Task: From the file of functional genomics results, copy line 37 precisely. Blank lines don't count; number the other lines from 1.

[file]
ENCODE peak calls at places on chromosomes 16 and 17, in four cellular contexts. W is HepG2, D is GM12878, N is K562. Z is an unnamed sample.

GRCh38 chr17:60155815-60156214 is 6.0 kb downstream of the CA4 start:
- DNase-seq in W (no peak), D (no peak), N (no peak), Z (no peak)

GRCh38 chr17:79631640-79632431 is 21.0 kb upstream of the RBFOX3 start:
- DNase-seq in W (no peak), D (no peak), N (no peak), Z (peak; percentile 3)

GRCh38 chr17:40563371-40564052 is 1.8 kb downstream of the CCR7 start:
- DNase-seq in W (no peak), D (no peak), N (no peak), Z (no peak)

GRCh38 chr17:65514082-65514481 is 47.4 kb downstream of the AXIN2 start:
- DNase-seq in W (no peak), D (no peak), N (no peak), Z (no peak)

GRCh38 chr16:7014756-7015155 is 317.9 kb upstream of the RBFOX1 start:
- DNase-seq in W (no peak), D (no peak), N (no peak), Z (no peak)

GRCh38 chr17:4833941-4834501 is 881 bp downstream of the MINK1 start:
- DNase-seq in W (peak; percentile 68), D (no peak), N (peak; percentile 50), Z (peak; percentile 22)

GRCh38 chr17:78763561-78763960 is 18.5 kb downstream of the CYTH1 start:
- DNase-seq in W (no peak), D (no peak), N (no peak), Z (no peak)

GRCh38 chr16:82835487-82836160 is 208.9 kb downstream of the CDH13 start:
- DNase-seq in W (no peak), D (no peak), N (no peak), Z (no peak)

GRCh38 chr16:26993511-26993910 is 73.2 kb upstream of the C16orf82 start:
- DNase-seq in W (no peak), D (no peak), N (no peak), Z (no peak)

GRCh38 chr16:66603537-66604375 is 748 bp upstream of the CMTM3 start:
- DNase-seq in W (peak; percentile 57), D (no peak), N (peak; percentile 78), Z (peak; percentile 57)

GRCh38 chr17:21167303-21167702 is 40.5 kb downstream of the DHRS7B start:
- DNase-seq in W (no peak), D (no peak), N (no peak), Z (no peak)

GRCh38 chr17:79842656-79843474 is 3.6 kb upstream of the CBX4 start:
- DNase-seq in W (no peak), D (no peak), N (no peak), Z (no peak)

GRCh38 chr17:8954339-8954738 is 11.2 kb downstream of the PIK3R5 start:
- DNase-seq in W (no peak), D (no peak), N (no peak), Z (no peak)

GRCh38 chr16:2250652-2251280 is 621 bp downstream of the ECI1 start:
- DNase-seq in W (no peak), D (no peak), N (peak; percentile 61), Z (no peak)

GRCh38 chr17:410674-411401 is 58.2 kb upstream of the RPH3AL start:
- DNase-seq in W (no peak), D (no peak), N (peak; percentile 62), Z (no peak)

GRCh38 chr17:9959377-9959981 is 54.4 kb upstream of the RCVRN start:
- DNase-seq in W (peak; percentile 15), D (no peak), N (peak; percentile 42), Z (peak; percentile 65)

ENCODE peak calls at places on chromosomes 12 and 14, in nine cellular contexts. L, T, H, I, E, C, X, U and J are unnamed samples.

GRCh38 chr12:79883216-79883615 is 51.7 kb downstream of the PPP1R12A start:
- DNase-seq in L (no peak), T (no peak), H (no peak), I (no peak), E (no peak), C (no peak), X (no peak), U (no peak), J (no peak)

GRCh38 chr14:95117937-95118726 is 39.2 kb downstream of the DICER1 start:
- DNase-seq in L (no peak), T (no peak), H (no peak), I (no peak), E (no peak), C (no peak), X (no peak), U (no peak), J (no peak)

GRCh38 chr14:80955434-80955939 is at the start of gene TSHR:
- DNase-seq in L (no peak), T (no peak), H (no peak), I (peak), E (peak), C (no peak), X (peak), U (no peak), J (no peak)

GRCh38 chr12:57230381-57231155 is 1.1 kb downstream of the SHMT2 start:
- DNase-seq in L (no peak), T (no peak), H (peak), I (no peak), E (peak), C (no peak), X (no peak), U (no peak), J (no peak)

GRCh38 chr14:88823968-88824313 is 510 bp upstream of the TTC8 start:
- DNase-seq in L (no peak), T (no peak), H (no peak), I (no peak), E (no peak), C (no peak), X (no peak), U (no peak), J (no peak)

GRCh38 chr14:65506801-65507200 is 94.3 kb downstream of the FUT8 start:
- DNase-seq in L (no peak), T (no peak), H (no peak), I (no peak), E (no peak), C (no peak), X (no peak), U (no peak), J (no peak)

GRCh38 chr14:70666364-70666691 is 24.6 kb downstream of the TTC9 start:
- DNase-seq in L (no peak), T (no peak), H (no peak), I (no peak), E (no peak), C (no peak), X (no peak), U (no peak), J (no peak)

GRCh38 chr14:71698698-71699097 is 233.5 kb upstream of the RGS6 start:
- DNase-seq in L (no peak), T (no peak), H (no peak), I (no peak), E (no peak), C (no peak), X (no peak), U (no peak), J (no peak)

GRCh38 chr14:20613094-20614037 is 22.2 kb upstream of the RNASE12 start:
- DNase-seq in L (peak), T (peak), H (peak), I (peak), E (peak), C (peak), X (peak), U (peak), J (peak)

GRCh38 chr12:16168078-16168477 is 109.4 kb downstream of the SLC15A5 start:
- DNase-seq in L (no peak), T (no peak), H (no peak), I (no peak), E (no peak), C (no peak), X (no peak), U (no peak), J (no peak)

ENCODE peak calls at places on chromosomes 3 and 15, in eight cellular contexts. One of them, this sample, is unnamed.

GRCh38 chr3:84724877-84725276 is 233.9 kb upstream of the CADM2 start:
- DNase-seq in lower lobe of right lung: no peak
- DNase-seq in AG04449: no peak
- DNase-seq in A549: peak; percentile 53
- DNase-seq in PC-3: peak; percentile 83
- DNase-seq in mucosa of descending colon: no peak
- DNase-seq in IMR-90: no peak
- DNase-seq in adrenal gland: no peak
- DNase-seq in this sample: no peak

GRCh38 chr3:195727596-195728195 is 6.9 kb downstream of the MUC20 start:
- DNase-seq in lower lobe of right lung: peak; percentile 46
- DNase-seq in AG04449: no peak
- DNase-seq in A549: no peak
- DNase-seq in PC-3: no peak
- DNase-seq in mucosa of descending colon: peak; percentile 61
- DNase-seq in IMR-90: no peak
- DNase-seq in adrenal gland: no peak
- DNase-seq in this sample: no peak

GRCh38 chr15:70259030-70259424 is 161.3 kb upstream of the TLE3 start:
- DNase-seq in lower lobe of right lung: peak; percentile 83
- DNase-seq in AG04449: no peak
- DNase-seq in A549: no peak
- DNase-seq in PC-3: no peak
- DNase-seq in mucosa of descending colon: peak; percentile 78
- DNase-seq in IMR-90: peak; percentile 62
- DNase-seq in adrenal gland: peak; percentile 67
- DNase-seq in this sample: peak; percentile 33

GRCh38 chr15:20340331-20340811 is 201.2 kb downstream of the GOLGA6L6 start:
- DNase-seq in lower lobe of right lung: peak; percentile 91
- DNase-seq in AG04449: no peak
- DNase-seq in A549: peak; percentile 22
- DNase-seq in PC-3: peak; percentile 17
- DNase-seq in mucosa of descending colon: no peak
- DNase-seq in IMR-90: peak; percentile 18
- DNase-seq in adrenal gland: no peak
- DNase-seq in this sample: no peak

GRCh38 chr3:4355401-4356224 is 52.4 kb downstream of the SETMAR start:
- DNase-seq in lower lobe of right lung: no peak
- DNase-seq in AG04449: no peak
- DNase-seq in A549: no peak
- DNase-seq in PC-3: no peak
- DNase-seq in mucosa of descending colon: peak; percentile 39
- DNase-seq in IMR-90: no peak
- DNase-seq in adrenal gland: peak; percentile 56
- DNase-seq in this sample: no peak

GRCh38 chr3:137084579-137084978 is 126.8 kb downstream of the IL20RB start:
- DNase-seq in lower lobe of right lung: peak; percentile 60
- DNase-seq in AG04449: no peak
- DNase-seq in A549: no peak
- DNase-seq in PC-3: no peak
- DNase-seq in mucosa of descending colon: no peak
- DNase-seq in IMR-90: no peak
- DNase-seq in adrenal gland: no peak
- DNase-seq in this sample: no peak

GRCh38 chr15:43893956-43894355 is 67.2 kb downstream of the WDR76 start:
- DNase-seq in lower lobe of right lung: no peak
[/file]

GRCh38 chr14:95117937-95118726 is 39.2 kb downstream of the DICER1 start: